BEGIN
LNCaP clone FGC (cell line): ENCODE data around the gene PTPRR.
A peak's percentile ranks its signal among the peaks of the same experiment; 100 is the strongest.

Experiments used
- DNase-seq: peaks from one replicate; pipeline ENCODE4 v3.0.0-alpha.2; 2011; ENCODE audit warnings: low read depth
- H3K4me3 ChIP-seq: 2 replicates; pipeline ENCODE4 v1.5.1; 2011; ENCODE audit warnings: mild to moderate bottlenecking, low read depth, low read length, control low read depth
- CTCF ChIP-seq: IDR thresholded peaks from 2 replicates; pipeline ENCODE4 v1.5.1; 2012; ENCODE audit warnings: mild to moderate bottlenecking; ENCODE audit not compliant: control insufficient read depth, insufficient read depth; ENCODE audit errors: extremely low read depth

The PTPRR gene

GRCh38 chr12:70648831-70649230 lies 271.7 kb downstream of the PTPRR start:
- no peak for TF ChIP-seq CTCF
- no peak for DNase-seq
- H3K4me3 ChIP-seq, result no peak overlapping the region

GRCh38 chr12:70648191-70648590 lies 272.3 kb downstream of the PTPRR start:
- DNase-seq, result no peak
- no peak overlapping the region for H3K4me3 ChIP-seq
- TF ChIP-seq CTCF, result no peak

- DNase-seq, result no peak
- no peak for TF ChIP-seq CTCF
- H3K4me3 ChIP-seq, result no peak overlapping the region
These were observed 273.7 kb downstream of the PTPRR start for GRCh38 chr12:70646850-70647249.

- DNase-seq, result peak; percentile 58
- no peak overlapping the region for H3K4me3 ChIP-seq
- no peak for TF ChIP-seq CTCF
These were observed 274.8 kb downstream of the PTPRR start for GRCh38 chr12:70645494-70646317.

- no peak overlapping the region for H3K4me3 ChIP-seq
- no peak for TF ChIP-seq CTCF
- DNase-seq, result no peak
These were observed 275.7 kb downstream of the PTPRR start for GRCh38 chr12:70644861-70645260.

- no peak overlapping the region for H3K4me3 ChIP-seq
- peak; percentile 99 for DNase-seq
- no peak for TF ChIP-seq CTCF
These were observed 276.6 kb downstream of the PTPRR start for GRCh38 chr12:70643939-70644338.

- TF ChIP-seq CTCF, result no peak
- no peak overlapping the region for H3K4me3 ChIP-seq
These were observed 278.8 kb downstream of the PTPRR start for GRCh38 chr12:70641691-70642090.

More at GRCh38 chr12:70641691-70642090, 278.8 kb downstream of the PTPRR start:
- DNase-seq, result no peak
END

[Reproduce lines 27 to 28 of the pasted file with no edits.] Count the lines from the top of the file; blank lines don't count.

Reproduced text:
These were observed 275.7 kb downstream of the PTPRR start for GRCh38 chr12:70644861-70645260.

- no peak overlapping the region for H3K4me3 ChIP-seq